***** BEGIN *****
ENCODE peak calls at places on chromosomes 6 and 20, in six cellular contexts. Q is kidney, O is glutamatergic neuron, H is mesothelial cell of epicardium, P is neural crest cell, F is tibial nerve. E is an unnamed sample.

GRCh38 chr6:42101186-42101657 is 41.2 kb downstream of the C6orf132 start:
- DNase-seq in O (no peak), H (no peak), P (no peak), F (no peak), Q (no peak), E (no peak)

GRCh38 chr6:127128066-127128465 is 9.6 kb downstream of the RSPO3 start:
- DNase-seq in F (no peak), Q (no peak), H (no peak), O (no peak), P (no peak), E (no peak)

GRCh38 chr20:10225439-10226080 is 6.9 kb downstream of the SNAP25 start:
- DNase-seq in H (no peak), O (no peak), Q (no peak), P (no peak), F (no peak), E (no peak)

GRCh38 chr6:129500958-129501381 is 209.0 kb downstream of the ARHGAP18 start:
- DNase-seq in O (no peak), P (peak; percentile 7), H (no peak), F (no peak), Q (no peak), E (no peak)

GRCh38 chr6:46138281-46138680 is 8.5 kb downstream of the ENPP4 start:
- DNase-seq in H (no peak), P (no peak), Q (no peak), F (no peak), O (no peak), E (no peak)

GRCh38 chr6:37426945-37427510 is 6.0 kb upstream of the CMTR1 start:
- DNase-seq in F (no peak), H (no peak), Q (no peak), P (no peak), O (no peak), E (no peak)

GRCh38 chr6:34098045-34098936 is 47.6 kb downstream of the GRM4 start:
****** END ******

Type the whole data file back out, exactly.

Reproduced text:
ENCODE peak calls at places on chromosomes 6 and 20, in six cellular contexts. Q is kidney, O is glutamatergic neuron, H is mesothelial cell of epicardium, P is neural crest cell, F is tibial nerve. E is an unnamed sample.

GRCh38 chr6:42101186-42101657 is 41.2 kb downstream of the C6orf132 start:
- DNase-seq in O (no peak), H (no peak), P (no peak), F (no peak), Q (no peak), E (no peak)

GRCh38 chr6:127128066-127128465 is 9.6 kb downstream of the RSPO3 start:
- DNase-seq in F (no peak), Q (no peak), H (no peak), O (no peak), P (no peak), E (no peak)

GRCh38 chr20:10225439-10226080 is 6.9 kb downstream of the SNAP25 start:
- DNase-seq in H (no peak), O (no peak), Q (no peak), P (no peak), F (no peak), E (no peak)

GRCh38 chr6:129500958-129501381 is 209.0 kb downstream of the ARHGAP18 start:
- DNase-seq in O (no peak), P (peak; percentile 7), H (no peak), F (no peak), Q (no peak), E (no peak)

GRCh38 chr6:46138281-46138680 is 8.5 kb downstream of the ENPP4 start:
- DNase-seq in H (no peak), P (no peak), Q (no peak), F (no peak), O (no peak), E (no peak)

GRCh38 chr6:37426945-37427510 is 6.0 kb upstream of the CMTR1 start:
- DNase-seq in F (no peak), H (no peak), Q (no peak), P (no peak), O (no peak), E (no peak)

GRCh38 chr6:34098045-34098936 is 47.6 kb downstream of the GRM4 start: